“DOWN AND OUT”
REDEMPTION OF Tit E DERELICT. SYDNEY SLUM LIFE. The Rev. H. B. S. Hammond really does not need any introduction to this City, for the vigorous campaign which he conducted in the cause of temperance three years ago will not readily be forgotten, so that it was net surprising that the popular Anglican clergyman, who has won something of a reputation for fair, Tf hard, fighting, faced a big audience at the Garrison Hall last evening, when he lectured on ‘Derelicts.’ depicting graphically during the 90 minutes through which he held the close attention of his auditors some sidelights on slum life in Sydney, a phase, of work with which he has been prominently identified for many years. The audience were evidently thoroughly in accord with the statement of Professor Dunlop, who declared at the outset that Mr Hammond was one who had a strong claim upon their attention, because he stood for the great work which concerned them aii, and ho came from the greatest citv south of the line, or thereabouts—a place with a teeming population, where the social problem in which they were all keenly interested presented itself with special acuteness. They all recognised that that groat social problem which filled their horizon in these days was an exceedingly complex one, and to attack it they must get at it from all sides and all ancles. Mr Hammond had been energetically connected with social work for many, years over in Sydney, and the speaker, having been resident in that city, knew that the work in which their visitor had been engaged was one of very great difficulty, taxing greatly both the ingenuity and' perseverance of those who took it up.' Mr Hammond had, of course, been specially identified with one parti cular side of the social question—temperance reform —and although there were doubtless differences of opinion, temper--ance reform would, no doubt, do a very great deal to help on a satisfactory solution of the social problem. The reception accorded the lecturer was proof positive of his popularity. He explained that he faced them with a great deal of diffidence, and only consented to lecture under pressure, because his lecture was largely concerning personal experiences, and they mostly found people telling of personal experiences to be rather objectionable. But doubtless the audience were rather disinclined to agree with this assertion, for the lecturer met with a splendid hearing from start to finish : in his narrative of how the re- ! clemgtion of many of those who had been accounted social derelicts was achieved. He claimed that the redemption was brought about by a combination .if three things : work, wliich was an osj . entiul, for no man could be a self-respect - J iim man unless he had work; friendship.
me of the safest .and strongest things in life ; and faith in the redeemer. And having briefly introduced Jus subject, the speaker proceeded to make effective use of the lantern, leading off with a cartoon depicting how the love of money interfered with the outlook of many, a' a result of which there was no helpin' hand held out to those who were sui merged in the stream, but who might ii . time be reclaimed and induced to beconr self-respecting citizens. Within a radiur of 308 yards in a portion of Sydney there were 31 public houses, so that there was not a great deal of opportunity for a man to go thirsty in that particular locality, and the over-supply of publichouses was very largely responsible for the fact that it was the best possibh area for hunting up derelicts. In anoth' ) place there were 28 public-houses within a radius of 220 yards, and, as a matter of fact, the four corners of one strep* had five public-houses. The speaker claimed that the thing which dominated must be held responsible, and as liquid dominated, it must be held responsibh for the derelicts, and must be some jus lification for rooting it out. Of his nwi work in Surrey Hills Mr Hammond had much to say that was interesting, and Ir emphasised the fact that with all its fine modern buildings, Sydney yet contained its slum areas, where people lived under conditions which were absolutely demoralising to children. Water found the lowest level, and so the derelict found a place in the slums. The speaker had had five murders within 200 yaids of his -church in 12 months, every one resulting from drink, and three from the use of Urn bottle. The clergyman was a very strange man if he did not go out and oppose a thine like that, which was intruding itself in such a. forcible way. Children living together under poor circumstances such as he had instanced did not get a fait chance, and if liquor was the hugest eon tributing cause, it udiould be the first b be tackled. ,' I The lecturer’s story of his personal re collections of the work of the redemptm of derelicts —men/ who were down nr out, as he put it—Avon many bursts of ar plausc. Unfortunates who had bee found sleeping out in the parks had bee taken into the home provided, and rehabilitated. Thev had left drink alone. Almost hopeless cases had been treated with success. Perhaps the best comment offered on the work w r as that of Lord Dudley, who, after seeing what was being done, and seeing the type of mai that had fallen, declared that it - had , impressed him more than anything else hhad seen in his travels in Australia. Once Mr Hammond’s talk drifted from the redemption of men, and he spoke re gretfully of the fact that last year therwere over 4,G00 convictions registered against- women. He confessed he you!-’ <y> only one thing, and he was reclaimin' men, but” added in a brief -sentence —and one which conveyed great meaning—that if they had seen what he had seen of [ the result of women drinking they wcrrfd ’ not wonder why he hated drink.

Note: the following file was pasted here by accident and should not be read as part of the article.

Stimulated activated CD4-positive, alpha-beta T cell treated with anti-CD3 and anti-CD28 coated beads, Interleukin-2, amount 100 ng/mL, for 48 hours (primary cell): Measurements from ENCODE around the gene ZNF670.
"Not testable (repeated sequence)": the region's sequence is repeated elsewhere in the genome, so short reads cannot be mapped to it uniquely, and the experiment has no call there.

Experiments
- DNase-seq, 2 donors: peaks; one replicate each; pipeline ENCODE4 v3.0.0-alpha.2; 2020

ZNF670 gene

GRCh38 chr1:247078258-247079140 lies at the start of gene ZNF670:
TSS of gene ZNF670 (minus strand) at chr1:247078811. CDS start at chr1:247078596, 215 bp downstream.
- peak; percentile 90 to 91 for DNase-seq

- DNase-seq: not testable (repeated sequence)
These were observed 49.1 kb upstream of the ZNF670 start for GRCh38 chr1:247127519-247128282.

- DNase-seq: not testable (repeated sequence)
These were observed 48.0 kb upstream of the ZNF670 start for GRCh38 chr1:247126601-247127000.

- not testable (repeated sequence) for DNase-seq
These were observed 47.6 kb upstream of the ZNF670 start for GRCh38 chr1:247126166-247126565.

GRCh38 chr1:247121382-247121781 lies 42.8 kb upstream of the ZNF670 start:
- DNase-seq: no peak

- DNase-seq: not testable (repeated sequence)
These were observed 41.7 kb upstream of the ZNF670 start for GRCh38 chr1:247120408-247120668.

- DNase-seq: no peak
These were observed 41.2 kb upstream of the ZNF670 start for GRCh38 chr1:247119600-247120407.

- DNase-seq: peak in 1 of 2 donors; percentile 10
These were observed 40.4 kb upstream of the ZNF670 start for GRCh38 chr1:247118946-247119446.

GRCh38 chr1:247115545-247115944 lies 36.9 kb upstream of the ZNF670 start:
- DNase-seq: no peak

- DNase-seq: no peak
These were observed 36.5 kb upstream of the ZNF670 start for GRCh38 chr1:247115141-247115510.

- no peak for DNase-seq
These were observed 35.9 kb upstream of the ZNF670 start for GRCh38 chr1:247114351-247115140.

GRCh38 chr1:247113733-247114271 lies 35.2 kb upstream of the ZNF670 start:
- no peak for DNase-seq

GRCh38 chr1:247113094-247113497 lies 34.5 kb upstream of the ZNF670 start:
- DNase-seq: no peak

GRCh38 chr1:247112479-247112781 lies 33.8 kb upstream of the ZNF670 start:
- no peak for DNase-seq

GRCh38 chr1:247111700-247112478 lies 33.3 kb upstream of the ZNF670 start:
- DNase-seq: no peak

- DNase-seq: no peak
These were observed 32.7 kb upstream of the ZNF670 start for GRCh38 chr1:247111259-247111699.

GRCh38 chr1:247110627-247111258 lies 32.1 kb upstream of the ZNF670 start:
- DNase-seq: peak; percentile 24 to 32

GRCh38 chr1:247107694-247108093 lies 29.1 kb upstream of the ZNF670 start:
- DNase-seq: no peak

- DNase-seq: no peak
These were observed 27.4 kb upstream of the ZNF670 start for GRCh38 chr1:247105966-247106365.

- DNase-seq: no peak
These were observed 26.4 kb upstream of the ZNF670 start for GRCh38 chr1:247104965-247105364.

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“DOWN AND OUT”, Evening Star, Issue 15629, 21 October 1914